Saturday, August 8, 2009

Sleep paralysis.

Does anyone else get this? I have scary little half-sleep episodes like this about once a week.

"You wake up, but you can’t move a muscle. Lying in bed, you’re totally conscious, and you realize that strange things are happening. There’s a crushing weight on your chest that’s humanoid. And it’s evil.

You’ve awakened into the dream world.

This is not the conceit for a new horror movie starring a ragged middle-aged Freddie Prinze Jr., it’s a standard description of the experience of a real medical condition: sleep paralysis. It’s a strange phenomenon that seems to happen to about half the population at least once.

People who experience it find themselves awake in the dream world for anywhere from a few seconds to 10 minutes, often experiencing hallucinations with dark undertones. Cultures from everywhere from Newfoundland to the Caribbean to Japan have come up with spiritual explanations for the phenomenon. Now, a new article in The Psychologist suggests sleep researchers are finally figuring out the neurological basis of the condition.

“This research strongly suggests that sleep paralysis is related to REM sleep, and in particular REM sleep that occurs at sleep onset,” write researchers Julia Santomauro and Christopher C. French of the Anomalistic Psychology Research Unit, Goldsmiths, at the University of London. “Shift work, jet lag, irregular sleep habits, overtiredness and sleep deprivation are all considered to be predisposing factors to sleep paralysis; this may be because such events disrupt the sleep–wake cycle, which can then cause [sleep-onset REM periods].”

In other words, you experience just a piece of REM sleep.

As David McCarty, a sleep researcher at Louisiana State University Health Sciences Center’s Sleep Medicine Program, explained it, humans tend to think about the elements of the different stages of sleep as packaged nicely together. So, in REM sleep, you’re unconscious, experiencing a variety of sensory experiences, and almost all of your muscles are paralyzed (that’s called atonia).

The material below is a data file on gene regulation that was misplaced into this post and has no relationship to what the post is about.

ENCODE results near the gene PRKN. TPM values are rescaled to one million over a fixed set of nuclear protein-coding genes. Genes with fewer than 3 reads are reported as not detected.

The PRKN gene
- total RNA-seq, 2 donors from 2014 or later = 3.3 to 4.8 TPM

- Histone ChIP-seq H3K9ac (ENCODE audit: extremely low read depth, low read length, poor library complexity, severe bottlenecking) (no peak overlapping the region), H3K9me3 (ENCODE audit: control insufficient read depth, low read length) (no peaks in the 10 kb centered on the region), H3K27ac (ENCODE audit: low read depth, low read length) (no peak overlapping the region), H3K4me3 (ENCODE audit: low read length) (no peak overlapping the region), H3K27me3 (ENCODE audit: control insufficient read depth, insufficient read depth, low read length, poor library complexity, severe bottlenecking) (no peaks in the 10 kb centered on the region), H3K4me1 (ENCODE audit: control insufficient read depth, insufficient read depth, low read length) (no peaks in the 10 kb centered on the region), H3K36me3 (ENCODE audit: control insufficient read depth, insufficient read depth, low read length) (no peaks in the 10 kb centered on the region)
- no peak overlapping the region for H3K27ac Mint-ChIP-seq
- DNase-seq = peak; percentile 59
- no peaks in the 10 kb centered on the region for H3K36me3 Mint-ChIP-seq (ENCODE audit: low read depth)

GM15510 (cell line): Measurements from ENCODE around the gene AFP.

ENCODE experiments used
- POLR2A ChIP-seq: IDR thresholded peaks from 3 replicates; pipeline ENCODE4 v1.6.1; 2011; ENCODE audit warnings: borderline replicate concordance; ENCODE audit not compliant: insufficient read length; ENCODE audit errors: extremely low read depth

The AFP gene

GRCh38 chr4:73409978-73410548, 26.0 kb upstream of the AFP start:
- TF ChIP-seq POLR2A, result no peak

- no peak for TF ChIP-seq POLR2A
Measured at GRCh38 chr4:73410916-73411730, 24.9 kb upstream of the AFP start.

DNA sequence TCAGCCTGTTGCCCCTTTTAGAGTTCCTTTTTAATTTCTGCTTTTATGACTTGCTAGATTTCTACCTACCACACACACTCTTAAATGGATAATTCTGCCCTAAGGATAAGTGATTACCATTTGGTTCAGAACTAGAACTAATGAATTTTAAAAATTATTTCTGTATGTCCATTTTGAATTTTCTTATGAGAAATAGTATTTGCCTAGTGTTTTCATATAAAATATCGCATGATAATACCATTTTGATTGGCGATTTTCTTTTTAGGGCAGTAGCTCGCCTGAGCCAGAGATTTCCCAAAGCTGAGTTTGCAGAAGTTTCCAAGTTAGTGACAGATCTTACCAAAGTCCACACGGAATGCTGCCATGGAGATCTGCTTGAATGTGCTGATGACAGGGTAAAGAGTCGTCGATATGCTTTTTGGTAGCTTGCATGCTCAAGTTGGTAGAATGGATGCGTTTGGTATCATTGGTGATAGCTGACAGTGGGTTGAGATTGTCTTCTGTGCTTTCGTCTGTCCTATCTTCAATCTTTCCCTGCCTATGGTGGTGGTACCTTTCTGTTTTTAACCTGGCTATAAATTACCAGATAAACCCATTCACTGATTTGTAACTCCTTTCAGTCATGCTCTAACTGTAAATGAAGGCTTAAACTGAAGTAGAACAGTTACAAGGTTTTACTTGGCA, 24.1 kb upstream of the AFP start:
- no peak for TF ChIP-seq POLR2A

“But in reality you can disassociate those elements,” McCarty said."


Full article here.

9 comments:

Dylan said...
This comment has been removed by the author.
Warren said...

Ahhhh it's actually incredibly horrifying.

Dylan said...

The part I want to experience is the consciousness while sleeping, not the terror. I just mistook this for a form of lucid dream, which this isn't. After reading the full article, I definitely don't want to experience sleep paralysis .

alison said...

That used to happen to me in high school! It would freak me out but only happened once in a blue moon so I never thought to look into it. I'm glad I can actually give it name now.

Dale said...

we call them stiffy's, and they usually occur at weird non sleeping times of the day.
pure evil feeling. I remember being terrified and paralyzed while I was conscious enough to watch the clock ticking.
haven't had one in a few years.

Warren said...

Scary stuff. It feels like you're dying and like there's nothing you can do to stop it.

Kimfrank said...

Hello Warren.
Hellah Yes, is my answer. Every other day or something now, recently, sort of things. Mine are of juicy lengths, and even twice in one sleep/wake sort of thing. I'm booking myself into a sleep clinic later on...but then, they may scould me...because...I only sleep when I want to. If I'm tired, I push forth. You know. And since I've been having this sleep paralysis (AND I ALSO GET CONSCIOUS DREAMING)... I'm half-scared to go to sleep, rather not you see, due to the fact that, this all is PROBABLY going to happen, so it's just like...fuck it.

Staying awake, Kim.

Oliver said...

Its that damn Old Hag

Ben said...

I use to get this a lot, not so much anymore. Its such a scary feeling when it happens.